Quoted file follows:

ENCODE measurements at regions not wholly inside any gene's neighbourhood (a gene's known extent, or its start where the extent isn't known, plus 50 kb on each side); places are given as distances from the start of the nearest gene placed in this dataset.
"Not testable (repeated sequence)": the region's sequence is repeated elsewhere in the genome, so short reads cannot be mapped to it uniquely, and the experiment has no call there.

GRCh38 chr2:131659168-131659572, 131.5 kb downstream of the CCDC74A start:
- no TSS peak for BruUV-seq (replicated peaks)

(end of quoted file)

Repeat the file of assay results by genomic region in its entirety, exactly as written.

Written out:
ENCODE measurements at regions not wholly inside any gene's neighbourhood (a gene's known extent, or its start where the extent isn't known, plus 50 kb on each side); places are given as distances from the start of the nearest gene placed in this dataset.
"Not testable (repeated sequence)": the region's sequence is repeated elsewhere in the genome, so short reads cannot be mapped to it uniquely, and the experiment has no call there.

GRCh38 chr2:131659168-131659572, 131.5 kb downstream of the CCDC74A start:
- no TSS peak for BruUV-seq (replicated peaks)